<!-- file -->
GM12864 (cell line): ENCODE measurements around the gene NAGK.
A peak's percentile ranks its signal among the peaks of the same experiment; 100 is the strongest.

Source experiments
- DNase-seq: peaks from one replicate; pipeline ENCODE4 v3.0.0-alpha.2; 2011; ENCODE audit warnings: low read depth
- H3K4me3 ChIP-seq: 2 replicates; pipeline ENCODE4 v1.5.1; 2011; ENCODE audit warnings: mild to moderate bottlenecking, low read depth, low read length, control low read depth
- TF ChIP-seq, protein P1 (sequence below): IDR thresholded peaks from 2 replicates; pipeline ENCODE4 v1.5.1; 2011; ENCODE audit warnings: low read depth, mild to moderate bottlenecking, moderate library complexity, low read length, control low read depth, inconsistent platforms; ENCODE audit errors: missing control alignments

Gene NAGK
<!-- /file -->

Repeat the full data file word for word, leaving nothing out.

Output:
GM12864 (cell line): ENCODE measurements around the gene NAGK.
A peak's percentile ranks its signal among the peaks of the same experiment; 100 is the strongest.

Source experiments
- DNase-seq: peaks from one replicate; pipeline ENCODE4 v3.0.0-alpha.2; 2011; ENCODE audit warnings: low read depth
- H3K4me3 ChIP-seq: 2 replicates; pipeline ENCODE4 v1.5.1; 2011; ENCODE audit warnings: mild to moderate bottlenecking, low read depth, low read length, control low read depth
- TF ChIP-seq, protein P1 (sequence below): IDR thresholded peaks from 2 replicates; pipeline ENCODE4 v1.5.1; 2011; ENCODE audit warnings: low read depth, mild to moderate bottlenecking, moderate library complexity, low read length, control low read depth, inconsistent platforms; ENCODE audit errors: missing control alignments

Gene NAGK